Communities drive elimination of schistosomiasis through improving water, sanitation and hygiene in Cambodia and the Lao People's Democratic Republic
Schistosomiasis is a parasitic disease caused by schistosoma parasites and can cause bloody diarrhoea, nausea, anaemia, stunting, development retardation and even death in severe cases.
Caused by Schistosoma mekongi, the disease is endemic in approximately 200 villages of Champassak province in the Lao People's Democratic Republic, and 200 villages of Kratie and Stung Treng provinces in Cambodia, along a 250 kilometre stretch of the Mekong River with about 178,000 people at risk.
Transmission occurs when infected people contaminate freshwater sources with excreta containing parasite eggs. These hatch in the water, develop into infective larva in snail hosts and penetrate the skin of new human hosts.
The disease was once highly endemic in these areas, with a prevalence of infection above 70% in many villages. Ongoing annual mass drug administration (MDA) campaigns for over 20 years has brought a significant reduction of prevalence of infection in all endemic villages. However, MDA alone cannot interrupt transmission of schistosomiasis. If this debilitating disease is to be banished, it is essential to also prevent contamination of river water by improving sanitation and eliminating open defecation.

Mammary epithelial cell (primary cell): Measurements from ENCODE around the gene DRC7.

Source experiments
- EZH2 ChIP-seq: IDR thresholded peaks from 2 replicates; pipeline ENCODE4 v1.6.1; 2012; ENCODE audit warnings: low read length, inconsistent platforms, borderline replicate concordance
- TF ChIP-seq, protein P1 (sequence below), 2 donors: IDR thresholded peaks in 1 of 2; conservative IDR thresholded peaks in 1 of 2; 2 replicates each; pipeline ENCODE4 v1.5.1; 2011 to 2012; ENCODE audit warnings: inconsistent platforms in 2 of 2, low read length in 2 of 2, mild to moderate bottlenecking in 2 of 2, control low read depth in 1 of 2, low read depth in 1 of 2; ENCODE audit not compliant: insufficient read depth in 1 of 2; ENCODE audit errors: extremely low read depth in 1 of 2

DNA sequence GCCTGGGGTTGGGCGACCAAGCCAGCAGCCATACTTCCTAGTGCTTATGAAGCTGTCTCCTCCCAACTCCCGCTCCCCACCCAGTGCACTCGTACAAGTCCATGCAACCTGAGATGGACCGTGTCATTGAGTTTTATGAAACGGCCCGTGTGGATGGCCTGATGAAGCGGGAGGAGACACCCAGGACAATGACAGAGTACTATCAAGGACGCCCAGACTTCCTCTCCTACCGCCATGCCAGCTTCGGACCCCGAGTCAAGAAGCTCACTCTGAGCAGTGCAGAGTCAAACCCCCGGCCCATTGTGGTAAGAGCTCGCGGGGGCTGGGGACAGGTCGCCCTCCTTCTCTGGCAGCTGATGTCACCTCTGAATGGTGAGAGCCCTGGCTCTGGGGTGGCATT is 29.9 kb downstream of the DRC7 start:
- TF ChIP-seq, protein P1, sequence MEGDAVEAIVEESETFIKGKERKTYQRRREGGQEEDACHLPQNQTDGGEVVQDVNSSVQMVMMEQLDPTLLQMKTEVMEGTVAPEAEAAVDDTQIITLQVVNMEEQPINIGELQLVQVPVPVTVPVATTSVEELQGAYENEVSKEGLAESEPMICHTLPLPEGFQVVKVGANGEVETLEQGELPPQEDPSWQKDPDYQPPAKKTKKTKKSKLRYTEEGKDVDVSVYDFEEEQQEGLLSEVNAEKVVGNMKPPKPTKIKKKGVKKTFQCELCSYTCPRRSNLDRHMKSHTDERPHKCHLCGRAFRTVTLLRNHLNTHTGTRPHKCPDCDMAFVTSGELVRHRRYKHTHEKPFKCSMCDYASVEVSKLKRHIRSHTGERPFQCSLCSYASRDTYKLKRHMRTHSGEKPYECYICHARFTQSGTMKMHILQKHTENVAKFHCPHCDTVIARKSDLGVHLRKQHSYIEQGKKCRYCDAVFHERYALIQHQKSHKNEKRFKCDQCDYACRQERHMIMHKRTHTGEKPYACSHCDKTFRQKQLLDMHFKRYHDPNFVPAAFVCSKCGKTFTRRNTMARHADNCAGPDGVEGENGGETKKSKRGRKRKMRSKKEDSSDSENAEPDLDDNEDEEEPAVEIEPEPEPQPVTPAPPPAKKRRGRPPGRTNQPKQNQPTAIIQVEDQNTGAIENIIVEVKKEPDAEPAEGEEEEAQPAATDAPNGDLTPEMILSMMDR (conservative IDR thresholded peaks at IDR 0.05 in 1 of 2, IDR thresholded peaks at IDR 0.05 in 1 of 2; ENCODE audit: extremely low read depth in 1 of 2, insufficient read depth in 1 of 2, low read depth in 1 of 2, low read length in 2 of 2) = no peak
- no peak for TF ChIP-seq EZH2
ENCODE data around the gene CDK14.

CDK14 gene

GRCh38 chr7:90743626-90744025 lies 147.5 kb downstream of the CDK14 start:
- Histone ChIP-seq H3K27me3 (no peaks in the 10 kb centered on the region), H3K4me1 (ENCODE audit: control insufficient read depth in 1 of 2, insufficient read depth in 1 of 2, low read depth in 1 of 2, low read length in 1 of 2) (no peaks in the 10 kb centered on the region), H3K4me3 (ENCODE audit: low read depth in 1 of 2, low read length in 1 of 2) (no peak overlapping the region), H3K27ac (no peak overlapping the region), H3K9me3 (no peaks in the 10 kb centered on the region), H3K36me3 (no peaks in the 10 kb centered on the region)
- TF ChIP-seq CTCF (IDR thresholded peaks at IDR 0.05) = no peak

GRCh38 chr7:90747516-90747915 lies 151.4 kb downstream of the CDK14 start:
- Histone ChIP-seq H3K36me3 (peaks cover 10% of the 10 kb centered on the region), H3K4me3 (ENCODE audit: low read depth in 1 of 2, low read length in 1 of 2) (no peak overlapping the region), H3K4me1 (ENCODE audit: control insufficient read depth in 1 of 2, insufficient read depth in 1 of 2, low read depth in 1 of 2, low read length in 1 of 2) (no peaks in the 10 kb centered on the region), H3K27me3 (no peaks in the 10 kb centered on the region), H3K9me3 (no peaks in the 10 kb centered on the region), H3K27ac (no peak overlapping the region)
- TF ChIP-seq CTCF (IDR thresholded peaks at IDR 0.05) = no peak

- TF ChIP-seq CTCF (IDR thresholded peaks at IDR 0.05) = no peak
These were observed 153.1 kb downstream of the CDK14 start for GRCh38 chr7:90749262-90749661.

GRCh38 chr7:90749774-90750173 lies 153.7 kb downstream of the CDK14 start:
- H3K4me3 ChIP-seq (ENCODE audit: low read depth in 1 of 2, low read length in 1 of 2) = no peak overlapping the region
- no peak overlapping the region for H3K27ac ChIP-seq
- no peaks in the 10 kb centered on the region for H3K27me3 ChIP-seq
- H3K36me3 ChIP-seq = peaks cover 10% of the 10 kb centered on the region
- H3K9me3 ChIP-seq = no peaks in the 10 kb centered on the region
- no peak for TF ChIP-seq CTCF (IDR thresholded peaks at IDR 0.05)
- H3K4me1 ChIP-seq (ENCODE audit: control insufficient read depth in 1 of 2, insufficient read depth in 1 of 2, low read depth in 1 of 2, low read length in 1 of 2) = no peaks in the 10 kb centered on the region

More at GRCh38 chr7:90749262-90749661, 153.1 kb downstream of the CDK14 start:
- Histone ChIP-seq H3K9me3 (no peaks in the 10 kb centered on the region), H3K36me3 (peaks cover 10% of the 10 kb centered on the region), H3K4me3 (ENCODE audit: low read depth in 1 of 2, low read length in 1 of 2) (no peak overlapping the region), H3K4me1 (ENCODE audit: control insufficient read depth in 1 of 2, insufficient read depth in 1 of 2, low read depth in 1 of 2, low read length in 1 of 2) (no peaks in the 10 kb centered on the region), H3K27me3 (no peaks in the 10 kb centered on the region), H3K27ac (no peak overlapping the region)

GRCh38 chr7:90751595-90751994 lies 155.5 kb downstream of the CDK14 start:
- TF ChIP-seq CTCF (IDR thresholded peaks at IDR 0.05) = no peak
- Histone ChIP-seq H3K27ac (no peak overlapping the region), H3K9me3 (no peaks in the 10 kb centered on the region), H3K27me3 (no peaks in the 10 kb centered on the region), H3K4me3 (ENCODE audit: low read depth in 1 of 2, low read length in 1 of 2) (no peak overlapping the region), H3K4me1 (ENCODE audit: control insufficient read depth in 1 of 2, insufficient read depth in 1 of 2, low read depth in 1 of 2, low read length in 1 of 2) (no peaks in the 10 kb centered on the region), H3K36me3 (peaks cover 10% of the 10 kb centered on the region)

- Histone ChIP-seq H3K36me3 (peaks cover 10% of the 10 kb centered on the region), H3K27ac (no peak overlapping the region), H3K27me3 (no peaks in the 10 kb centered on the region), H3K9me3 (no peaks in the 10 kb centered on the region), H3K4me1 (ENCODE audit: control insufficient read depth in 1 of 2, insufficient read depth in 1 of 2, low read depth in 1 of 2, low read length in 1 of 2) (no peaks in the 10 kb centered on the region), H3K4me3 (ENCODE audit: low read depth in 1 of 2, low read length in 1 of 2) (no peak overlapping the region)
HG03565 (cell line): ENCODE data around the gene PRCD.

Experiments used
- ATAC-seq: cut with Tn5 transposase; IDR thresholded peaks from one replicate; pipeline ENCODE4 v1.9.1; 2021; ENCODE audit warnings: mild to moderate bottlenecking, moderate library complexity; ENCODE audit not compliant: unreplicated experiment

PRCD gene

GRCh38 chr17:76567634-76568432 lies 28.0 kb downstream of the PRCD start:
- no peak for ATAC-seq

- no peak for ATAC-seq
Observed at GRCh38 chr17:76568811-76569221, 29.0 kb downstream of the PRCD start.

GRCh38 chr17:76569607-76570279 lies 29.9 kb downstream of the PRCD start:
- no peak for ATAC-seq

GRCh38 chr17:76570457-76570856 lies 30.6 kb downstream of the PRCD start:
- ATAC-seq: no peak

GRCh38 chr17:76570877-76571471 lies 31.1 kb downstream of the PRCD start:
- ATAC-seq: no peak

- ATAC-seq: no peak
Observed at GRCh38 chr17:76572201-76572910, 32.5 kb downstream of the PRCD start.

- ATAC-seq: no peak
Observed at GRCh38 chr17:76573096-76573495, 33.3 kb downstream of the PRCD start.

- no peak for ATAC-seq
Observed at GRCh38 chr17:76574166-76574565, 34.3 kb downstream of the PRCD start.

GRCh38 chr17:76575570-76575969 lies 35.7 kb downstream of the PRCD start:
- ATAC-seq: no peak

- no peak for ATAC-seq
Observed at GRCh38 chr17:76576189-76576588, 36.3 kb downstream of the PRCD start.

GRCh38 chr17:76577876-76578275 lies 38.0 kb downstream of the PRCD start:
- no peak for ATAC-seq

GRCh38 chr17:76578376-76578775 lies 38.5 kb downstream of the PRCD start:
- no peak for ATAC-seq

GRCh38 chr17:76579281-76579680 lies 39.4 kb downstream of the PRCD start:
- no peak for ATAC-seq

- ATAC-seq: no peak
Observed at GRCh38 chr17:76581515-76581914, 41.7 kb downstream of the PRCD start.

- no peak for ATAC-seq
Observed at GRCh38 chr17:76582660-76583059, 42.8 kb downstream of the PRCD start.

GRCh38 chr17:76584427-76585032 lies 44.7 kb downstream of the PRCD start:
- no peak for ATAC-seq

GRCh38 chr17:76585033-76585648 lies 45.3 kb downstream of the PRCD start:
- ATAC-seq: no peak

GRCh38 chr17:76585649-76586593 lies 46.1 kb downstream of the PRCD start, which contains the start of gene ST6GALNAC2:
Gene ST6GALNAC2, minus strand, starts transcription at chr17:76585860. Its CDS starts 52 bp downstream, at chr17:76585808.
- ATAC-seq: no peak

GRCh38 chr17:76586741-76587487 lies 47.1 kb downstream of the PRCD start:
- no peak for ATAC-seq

With support from WHO, government authorities responsible for neglected tropical diseases (NTDs), water, sanitation and hygiene (WASH), and education and nutrition, joined forces in early 2016 to empower communities to become the drivers of elimination of schistosomiasis by voluntarily making decisions and taking actions in building latrines and improving their hygiene behaviours through the Community Led initiative to eliminate Schistosomiasis with Water, Sanitation and Hygiene (CL-SWASH).
A CL-SWASH taskforce was created at the national, provincial and district levels in both countries. After a series of field visits and consultations at all levels, CL-SWASH training materials were developed by the CL-SWASH taskforce in the Lao People's Democratic Republic and piloted in November 2016. Taskforce members in Cambodia participated in the first CL-SWASH training of facilitators and communities to learn from their experience. This enabled them to organize their own training between January and February 2017.
Training of facilitators – developing skills as facilitators rather than teachers
To truly empower communities, skilled facilitators are essential and a 3-day training of CL-SWASH facilitators was held in Kratie province, Cambodia. Participants included district and provincial officers from the Ministry of Health, the Ministry of Rural Development and the Ministry of Education, Youth and Sport, all responsible for or involved in NTD control or WASH. Leaders of selected communes also participated. With support from WHO, national officers responsible for NTDs and WASH from the Ministry of Health and the Ministry of Rural Development were facilitators of the training.
On the first day of training, participants conducted discussions on the transmission and prevention of schistosomiasis and carried out role playing for government officers and commune leaders to enable them to understand the various points of view of others and find ways to convince people to help improve sanitation.